As I’ve mentioned time and time again, shopping is not my bag, I would much prefer to visit one of the local breweries and sample a few of the local ales, alas I was the designated driver on this trip.
A Swansea Bay Adventure is not complete without a visit to quaint and colourful part of the world.
So. Full. It. Hurts.
… but there was always room for dessert(s) ;)
It was cold down in Swansea Bay, the weather was not overly kind to us as I have already alluded to us – serves us right for visiting in November I guess.
Warm drinks and hearty meals were never far from our minds, and in reality never far from our mouths either. The Swansea Bay foodie scene is alive a kicking, but rather than the food vans and street vendors I am used to buying £10 burgers from in London, here in Swansea Bay all of my chomping was undertaken from the comfort of a warm cosy pub or cafe.
I don’t even want to think of how much I ate in the 3 days I spent on our Swansea Bay Adventure, but for your sake (and to guilt myself into going out for a run later) I shall recap.
Let’s start with dinner at The King Arthur Hotel and my sticky beef shortribs to start, followed by an 8oz sirloin steak with thick peppercorn sauce, and washed down with a generous slice of Oreo Cheesecake (to share).
The next day there was the afore mentioned BBQ at Down To Earth to start the days calory count. That BBQ was followed by hot chocolate and ice cream (I know) at Verdi’s cafe in Mumbles, and dinner that evening was an incredible steak, salami and Welsh rarebit fusion ciabatta, with twice cooked chips at the 300 year old Welcome To Town pub, and followed by sticky toffee pudding for afters.
Come out final day and there were giant scones with thick clotted cream and raspberry jam for breakfast courtesy of our scampervan hosts. Lunch was then had 26 floors above Swansea’s city centre and Marina, in the Grape & Olive restaurant where the gammon steak was superb!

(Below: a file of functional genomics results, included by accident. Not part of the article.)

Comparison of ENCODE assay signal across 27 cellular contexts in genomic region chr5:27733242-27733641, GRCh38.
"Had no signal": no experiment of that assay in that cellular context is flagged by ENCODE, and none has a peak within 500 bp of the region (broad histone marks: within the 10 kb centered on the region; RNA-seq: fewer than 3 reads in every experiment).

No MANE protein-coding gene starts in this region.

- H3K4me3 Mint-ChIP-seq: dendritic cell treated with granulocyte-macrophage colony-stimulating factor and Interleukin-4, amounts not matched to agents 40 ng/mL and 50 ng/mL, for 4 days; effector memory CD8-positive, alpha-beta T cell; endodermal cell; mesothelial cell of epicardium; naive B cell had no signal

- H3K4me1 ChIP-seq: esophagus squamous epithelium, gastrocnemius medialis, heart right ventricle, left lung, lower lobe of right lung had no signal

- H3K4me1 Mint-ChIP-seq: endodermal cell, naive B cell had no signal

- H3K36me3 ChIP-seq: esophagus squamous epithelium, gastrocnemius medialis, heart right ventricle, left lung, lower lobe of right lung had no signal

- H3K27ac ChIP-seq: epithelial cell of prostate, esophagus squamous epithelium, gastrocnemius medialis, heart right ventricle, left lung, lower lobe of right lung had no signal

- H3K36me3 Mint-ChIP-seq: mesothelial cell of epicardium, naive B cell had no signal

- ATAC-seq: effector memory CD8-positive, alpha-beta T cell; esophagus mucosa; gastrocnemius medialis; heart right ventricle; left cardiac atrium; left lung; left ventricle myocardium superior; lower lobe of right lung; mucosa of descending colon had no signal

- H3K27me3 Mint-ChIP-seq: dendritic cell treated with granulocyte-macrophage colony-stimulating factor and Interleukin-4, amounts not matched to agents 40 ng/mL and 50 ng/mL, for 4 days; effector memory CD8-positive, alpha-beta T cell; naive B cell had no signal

So yeah, just a few calories scoffed over the course of my Swansea Bay Adventure, but I regret nothing!
The base for our 2 night Swansea Bay Adventure was a small, cute campsite located in Pitton Cross. I’ve always quite liked camping, but boy am I glad we upgraded for our visit to Swansea Bay. The weather on our second night was atrocious, the wind and rain were battering this part of the world and quite frankly I think had we attempted to sleep in a tent that night, the tent would now be in pieces and we would more than likely have spent the night sleeping in the car instead.
Luckily our beds for the night were a little more secure and rigid. Our small and fun, but functional and in some ways luxury scampervan provided the shelter required for such an evenings weather.
Brightly coloured and containing all mod cons, our scampervan was plenty big enough for the girlfriend and I to enjoyed our time spent on the camp site. It wasn’t quite warm enough to sit out on the decking and stoke up the bbq, but from the warmth of the van we were able to brew up a new ending pot of key, and scoff down cakes while looking out over the neighbouring fields, and off in the distance the feisty bay waters. Luxury camping at its finest and a great base for exploring.
We sure packed a lot in to our Swansea Bay Adventure, but it was a great trip, and one which allowed us to bypass the hassle and faff of airport security. It was great to simply throw some bits in the back of the car and set off at our own leisure. Of course with that came 8+ hours worth of driving there and back, and a not so friendly petrol bill, but that freedom to travel whenever we wanted really was appreciated and made a nice change to 4am drive to Stansted airport followed by a knee crushing 2 hour flight among multiple stag do’s. I also love a good drive … so long as there isn’t hours of traffic to contend with.
I was invited to form My #SwanseaBayAdventure experience by the good folk at Visit Swansea Bay. While that lovely bunch covered the cost of my travel and time in Swansea Bay they did not request a favourable review and all of the opinions included in this article are my own. I can therefore safely, and fairly say that if you’re looking for a beautiful holiday destination closer to home, don’t mind the drive OR are actively looking to miss out on the ‘fun’ of the airport, the Swansea Bay might be right up your street. As I said, it’s beautiful, has loads to do for the whole family, and there are PLENTY of food options to keep those tummies full. Like us, I’m sure you’d have a really great trip.